Why is this term used only in military, as far as I know, and only to describe destruction?

Dictionary's origin definition: From Irish Gaelic smidirn, diminutive of smiodar, small fragment.

If that description is so then why is it that you never hear it used technically or to describe other setting?

eg: "Starts out as large flakes then it becomes smithereens once it goes through this machine."

It doesn't sound right.

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    Because, despite the dictionary definitions, what the word smithereens means is the small pieces left when something is destroyed. Feb 25, 2017 at 14:54
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    Interesting. My maternal grandfather was from Ireland, so in my family, at least, "blown to smithereens" meant anything that was exploded and described everything from cartoons on TV (e.g. the Roadrunner) to the results of firecrackers placed inside a small pumpkin. Now that I think about it, its use in cartoons may have been the more likely source of my familiarity with the phrase and have little to do with my ethnic heritage and more to do with what was on television for a 5-year old to watch on a Saturday morning circa 1955. Still, the Irish connection is interesting! Feb 25, 2017 at 15:09
  • 6
    Also I wouldn't say that it's only used in the military. I can't say for sure, but I've probably read it in plenty of fiction.
    – Andy
    Feb 25, 2017 at 15:56
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    I'm voting to close this question as off-topic because it is based on a misconception. It could be redeemed by editing it to ask for the later etymology of the word. Feb 25, 2017 at 17:43
  • 6
    "Used only in military" seems to be a misconception, but "only to describe destruction" not so much a misconception.
    – David K
    Feb 25, 2017 at 20:00

3 Answers 3


Probably because the term has been associated to terms like blow or smash since its origin. Its usage can also be found outside military contexts as suggested in the extract from the MacMillan Dictionary below:

Blow to smithereens:

  • The notion of things being 'broken/smashed/blown to smithereens' dates from at least the turn of the 19th century. Francis Plowden, in The History of Ireland, 1801, records a threat made against a Mr. Pounden by a group of Orangemen:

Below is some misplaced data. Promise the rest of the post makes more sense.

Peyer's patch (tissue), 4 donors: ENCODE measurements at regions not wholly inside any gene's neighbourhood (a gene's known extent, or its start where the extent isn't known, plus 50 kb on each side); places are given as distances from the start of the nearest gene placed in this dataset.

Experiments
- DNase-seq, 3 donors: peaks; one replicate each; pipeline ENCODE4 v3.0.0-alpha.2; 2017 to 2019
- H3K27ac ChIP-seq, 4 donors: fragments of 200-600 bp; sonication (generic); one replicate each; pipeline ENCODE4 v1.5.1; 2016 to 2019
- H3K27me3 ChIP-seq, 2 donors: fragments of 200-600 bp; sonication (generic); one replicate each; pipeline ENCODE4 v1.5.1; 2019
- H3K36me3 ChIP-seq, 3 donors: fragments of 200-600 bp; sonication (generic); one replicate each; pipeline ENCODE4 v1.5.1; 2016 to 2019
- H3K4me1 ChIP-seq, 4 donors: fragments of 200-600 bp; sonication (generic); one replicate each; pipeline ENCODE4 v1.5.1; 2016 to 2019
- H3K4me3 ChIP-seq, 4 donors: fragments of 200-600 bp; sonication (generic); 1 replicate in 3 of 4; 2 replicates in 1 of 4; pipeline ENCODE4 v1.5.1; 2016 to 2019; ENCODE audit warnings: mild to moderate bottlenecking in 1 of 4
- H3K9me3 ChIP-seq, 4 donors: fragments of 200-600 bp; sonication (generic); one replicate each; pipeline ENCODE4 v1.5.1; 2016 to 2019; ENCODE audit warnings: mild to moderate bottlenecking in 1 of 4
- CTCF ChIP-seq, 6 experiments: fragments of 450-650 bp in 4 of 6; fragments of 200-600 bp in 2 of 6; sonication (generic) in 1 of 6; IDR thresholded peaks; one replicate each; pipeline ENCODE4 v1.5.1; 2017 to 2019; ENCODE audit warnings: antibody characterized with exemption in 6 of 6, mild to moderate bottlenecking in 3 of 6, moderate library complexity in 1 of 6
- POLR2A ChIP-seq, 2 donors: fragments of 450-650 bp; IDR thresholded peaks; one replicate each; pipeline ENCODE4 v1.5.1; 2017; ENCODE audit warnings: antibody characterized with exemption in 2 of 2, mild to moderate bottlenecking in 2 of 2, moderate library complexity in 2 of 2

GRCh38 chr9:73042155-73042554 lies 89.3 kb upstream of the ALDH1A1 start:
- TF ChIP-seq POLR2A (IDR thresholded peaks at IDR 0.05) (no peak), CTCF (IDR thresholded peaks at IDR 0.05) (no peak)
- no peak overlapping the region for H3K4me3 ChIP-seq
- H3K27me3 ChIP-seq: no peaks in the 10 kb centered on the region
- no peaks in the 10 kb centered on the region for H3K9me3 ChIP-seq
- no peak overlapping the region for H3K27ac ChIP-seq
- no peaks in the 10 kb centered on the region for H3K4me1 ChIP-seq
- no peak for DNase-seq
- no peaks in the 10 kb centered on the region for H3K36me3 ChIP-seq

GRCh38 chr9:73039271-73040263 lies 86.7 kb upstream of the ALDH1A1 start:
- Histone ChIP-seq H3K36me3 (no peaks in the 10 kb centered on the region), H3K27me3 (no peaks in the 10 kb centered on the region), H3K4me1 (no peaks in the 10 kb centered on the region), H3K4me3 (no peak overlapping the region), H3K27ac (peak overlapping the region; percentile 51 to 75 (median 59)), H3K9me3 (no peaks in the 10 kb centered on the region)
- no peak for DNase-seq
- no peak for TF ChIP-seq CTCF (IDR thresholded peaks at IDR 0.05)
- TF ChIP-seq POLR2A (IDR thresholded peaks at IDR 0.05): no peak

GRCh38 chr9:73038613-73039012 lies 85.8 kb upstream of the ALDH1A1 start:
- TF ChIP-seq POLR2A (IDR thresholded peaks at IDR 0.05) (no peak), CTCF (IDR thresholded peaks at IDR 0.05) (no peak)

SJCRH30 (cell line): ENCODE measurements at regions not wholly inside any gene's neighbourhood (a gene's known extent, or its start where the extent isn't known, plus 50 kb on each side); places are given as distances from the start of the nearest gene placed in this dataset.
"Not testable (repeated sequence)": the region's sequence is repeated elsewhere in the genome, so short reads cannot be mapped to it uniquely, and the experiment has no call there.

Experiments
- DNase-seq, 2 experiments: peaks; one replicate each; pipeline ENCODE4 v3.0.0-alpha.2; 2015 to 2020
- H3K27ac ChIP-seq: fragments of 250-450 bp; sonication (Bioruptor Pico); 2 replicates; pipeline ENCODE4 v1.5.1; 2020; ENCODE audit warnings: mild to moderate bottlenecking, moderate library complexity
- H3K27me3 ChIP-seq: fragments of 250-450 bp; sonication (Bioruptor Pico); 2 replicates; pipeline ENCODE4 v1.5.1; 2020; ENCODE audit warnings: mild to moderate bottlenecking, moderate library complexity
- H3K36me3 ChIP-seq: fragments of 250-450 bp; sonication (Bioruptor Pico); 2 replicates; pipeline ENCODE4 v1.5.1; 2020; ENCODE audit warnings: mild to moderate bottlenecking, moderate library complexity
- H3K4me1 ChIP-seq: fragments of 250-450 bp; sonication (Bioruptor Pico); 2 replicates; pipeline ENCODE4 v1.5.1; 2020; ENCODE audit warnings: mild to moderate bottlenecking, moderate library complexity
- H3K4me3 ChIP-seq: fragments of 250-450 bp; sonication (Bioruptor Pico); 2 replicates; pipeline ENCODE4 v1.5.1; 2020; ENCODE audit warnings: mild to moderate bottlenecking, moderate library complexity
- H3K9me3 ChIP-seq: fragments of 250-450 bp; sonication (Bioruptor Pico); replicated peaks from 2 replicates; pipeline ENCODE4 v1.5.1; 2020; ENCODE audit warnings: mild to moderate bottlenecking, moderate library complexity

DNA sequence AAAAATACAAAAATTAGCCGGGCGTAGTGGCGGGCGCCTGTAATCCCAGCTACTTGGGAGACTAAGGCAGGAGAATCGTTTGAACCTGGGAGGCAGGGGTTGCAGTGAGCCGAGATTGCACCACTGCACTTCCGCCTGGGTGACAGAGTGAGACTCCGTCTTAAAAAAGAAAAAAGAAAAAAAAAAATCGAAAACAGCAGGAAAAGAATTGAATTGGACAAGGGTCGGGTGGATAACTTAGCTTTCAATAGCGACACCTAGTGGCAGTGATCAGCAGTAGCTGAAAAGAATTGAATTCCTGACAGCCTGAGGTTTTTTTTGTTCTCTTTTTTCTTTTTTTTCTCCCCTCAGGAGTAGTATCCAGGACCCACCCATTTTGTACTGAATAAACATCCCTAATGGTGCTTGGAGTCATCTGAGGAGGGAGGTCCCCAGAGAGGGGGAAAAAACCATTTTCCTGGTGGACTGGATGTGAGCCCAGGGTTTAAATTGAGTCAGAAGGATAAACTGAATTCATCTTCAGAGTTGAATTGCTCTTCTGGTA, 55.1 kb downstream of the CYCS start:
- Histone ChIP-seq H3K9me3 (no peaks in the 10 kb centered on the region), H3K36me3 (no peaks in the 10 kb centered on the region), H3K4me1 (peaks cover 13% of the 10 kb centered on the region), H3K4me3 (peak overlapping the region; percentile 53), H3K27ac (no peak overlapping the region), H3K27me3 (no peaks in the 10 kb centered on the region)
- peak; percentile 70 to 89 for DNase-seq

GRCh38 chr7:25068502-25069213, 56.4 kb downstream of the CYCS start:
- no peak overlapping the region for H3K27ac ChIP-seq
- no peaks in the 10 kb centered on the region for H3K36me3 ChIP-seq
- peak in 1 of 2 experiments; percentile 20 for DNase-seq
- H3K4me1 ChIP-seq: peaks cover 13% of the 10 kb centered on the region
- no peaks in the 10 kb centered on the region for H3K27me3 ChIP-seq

• "If you don't be off directly, by the ghost of William, our deliverer, and by the orange we wear, we will break your carriage in smithereens, and hough your cattle and burn your house."
  • 'Smithereens' is one of those unusual nouns that, like 'suds' and 'secateurs', never venture out by themselves - the word is always plural.

(The Phrase Finder)


  • Contrary to the bucolic imagery of Heaney’s verse, smithereens usually involve violence, or at least vigorous activity. Things get blown, bombed, blasted, bashed, dashed, smashed and shot to (or “into”) smithereens. This activity often implicates material items, such as bricks, cities, or the good crockery, but it can also occur in a more figurative sense: one’s hopes and dreams can be smashed to smithereens.

  • The word’s popularity can probably be attributed at least partly to its euphony, the way it bounces out off the lips and teeth, pulling its Gaelic tail after it. But this is idle speculation. From its slightly obscure beginnings, in and out of Irish, smithereens has eased its way into all sorts of contexts, from descriptions of military destruction to poetic accounts of evolution. On that note, and to conclude, I leave you with a line by D. H. Lawrence:

    • Then someone mysteriously touched the button, and the sun went bang, with smithereens of birds bursting in all directions.

(MacMillan Dictionary)


  • means tiny bits, shattered fragments. The word smithereens is often seen in the phrases blow, blew, blowing or blown to smithereens, and smash, smashes, smashing or smashed to smithereens.

  • The word smithereens can be traced back to the Irish Gaelic word smidirin, which is a diminutive of the word smiodar, which means piece or fragment. The suffix -een was tacked on as an additional diminutive.

  • Smithereens appears at the beginning of the nineteenth century, with the variant spellings smiddereens and shivereens appearing at about the same time. Today, only the spelling smithereens has survived.

(The Grammarist)

  • Isn't using obscure or limited-use words in new contexts a staple of poetry though? "Smithereens of birds" is a playful, figurative usage. I'm not sure that proves that the word has eased its way into other non-poetic contexts.
    – Andy
    Feb 25, 2017 at 16:02